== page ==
Colombian President Alvaro Uribe Monday said he is willing to let scientists study the effects of a herbicide used to destroy illegal crops that has sparked a dispute with neighboring Ecuador.
QUITO, Ecuador Colombian President Alvaro Uribe Monday said he is willing to let scientists study the effects of a herbicide used to destroy illegal crops that has sparked a dispute with neighboring Ecuador.
Ecuador says the U.S.-backed spraying of the herbicide in Colombia hurts the environment and has damaged people's health on its side of the border.
"For me it's fine -- I don't oppose it," said Uribe when asked by an Ecuadorean radio station if he would allow new studies on the chemicals by international organizations.
His comments mark a shift in Colombia's stance that has relied heavily on a previous study by the Organization of American States asserting that the herbicide is safe for humans.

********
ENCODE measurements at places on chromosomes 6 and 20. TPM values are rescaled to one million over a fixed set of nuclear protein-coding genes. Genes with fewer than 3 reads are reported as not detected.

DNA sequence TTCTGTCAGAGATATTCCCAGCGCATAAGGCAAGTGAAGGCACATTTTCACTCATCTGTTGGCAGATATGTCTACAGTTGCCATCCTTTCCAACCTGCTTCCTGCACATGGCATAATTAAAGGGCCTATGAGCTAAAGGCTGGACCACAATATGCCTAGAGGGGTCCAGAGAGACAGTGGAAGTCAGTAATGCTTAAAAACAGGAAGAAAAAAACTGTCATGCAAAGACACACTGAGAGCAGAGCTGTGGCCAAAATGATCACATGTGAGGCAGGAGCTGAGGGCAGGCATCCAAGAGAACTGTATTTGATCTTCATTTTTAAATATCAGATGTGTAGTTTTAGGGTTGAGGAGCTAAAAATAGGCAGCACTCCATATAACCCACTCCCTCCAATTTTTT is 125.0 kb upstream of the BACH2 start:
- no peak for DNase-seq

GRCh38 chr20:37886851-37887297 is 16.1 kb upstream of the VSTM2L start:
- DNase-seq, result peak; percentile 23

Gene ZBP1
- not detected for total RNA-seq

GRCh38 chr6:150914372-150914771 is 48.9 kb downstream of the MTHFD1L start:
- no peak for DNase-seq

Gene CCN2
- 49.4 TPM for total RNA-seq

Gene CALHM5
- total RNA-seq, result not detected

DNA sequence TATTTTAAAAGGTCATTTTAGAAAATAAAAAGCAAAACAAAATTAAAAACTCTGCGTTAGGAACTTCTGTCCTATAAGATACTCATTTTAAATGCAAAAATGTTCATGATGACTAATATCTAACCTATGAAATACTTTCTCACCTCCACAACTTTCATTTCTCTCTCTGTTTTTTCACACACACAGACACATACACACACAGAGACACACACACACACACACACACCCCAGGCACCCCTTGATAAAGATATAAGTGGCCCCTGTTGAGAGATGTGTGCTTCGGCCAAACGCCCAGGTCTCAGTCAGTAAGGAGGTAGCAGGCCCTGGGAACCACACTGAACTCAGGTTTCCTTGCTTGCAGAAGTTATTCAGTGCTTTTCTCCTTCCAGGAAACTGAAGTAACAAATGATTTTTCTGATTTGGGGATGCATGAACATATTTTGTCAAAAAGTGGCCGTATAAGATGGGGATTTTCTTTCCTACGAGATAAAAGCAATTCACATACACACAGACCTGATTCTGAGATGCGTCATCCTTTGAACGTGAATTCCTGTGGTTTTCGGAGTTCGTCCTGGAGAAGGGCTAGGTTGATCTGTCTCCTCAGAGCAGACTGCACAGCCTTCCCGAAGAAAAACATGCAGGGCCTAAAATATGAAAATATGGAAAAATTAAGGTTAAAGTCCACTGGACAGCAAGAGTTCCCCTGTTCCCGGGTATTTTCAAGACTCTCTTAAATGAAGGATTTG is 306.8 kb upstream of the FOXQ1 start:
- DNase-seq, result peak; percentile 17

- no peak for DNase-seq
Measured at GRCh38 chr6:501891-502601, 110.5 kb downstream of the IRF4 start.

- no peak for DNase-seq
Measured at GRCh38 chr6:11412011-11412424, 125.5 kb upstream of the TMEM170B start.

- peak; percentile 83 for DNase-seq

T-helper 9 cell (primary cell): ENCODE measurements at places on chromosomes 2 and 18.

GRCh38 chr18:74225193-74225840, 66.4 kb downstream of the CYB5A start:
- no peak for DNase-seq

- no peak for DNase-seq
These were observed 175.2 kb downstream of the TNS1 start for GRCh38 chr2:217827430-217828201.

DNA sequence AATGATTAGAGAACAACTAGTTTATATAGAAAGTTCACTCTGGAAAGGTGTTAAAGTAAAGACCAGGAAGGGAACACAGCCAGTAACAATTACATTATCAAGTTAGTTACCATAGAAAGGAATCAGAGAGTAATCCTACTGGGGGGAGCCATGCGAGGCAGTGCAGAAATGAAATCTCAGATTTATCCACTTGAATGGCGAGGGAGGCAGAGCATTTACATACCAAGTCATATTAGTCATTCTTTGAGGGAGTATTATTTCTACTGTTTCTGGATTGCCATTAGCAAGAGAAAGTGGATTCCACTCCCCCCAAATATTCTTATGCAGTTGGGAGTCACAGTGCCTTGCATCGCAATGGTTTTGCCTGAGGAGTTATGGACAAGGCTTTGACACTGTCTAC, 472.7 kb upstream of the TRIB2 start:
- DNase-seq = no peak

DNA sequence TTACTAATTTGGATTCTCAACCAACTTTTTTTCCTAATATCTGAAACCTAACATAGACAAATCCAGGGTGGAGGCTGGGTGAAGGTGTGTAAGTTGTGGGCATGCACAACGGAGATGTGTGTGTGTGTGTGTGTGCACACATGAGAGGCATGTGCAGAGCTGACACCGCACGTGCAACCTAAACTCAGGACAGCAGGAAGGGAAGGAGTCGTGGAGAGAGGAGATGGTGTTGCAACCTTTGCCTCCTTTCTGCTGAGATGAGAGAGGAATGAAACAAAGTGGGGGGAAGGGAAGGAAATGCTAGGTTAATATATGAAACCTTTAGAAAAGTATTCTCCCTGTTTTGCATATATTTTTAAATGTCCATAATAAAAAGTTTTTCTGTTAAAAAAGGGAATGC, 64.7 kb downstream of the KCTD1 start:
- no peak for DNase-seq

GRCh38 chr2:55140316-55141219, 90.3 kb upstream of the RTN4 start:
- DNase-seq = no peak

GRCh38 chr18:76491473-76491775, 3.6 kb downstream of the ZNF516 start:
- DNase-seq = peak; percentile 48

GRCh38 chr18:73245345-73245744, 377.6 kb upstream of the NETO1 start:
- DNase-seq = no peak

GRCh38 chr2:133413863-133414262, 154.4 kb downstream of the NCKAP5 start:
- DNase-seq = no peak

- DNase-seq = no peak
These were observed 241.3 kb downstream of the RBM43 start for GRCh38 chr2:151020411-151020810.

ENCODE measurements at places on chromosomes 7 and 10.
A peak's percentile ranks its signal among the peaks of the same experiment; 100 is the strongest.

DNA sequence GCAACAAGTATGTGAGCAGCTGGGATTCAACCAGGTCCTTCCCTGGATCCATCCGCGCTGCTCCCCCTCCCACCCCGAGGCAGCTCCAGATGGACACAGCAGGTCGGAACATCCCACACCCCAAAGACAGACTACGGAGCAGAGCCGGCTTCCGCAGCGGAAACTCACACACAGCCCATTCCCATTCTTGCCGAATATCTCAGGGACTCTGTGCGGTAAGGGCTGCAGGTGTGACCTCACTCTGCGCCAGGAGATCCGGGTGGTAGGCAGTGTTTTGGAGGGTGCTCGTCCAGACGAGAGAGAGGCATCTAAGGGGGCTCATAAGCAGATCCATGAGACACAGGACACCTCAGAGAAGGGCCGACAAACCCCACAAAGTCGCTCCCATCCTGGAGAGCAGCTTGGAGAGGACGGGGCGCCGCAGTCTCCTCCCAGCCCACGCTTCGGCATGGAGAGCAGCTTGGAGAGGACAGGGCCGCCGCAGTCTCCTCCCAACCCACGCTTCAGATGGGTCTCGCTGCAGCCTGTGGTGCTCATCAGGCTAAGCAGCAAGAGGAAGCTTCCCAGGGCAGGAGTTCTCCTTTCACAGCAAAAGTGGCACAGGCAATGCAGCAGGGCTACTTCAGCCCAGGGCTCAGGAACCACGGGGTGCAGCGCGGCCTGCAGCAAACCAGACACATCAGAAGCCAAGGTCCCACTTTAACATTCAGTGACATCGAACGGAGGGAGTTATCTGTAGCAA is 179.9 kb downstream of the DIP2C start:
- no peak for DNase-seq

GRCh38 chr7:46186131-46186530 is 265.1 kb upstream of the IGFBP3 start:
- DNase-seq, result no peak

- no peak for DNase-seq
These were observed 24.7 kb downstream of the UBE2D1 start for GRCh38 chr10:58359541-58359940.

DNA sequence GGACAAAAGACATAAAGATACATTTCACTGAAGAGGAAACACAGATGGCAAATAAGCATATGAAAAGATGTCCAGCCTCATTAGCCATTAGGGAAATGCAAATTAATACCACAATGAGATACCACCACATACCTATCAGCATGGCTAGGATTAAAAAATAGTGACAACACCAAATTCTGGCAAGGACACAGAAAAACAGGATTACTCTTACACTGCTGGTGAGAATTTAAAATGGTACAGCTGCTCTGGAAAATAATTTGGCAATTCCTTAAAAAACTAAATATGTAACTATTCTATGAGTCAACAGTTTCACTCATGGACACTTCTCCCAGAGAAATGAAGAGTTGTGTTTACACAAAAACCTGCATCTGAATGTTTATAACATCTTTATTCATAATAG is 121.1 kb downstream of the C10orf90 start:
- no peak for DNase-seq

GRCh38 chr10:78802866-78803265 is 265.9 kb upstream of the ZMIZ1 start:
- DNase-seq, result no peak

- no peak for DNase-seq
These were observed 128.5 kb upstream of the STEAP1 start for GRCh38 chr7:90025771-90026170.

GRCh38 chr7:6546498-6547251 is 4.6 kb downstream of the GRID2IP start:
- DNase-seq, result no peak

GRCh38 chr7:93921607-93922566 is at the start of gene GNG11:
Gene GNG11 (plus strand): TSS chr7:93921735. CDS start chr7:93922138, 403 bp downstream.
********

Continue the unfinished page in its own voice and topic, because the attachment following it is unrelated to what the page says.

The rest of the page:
Uribe, a key U.S. ally in Latin America who has launched an aggressive offensive to eradicate coca crops used to make cocaine, declined to say if his government was planning to halt the fumigation.
Last week, Ecuador recalled its ambassador from Bogota in a sign of escalating tensions between the South American neighbors.
The diplomat will remain in the country indefinitely, according to a Foreign Ministry statement released on Monday.
Colombia, the world's top cocaine producer, says the spraying is vital in its efforts to crack down on the drug trade that finances leftist guerrillas fighting a four-decade insurgency.
Ecuadorean President-elect Rafael Correa has said Colombia's restart of spraying is a "hostile move" and has urged Uribe to halt it.
He is scheduled to meet Uribe later this week in Bogota.
Colombia resumed spraying along part of the 366-mile border last week after an 11-month pause.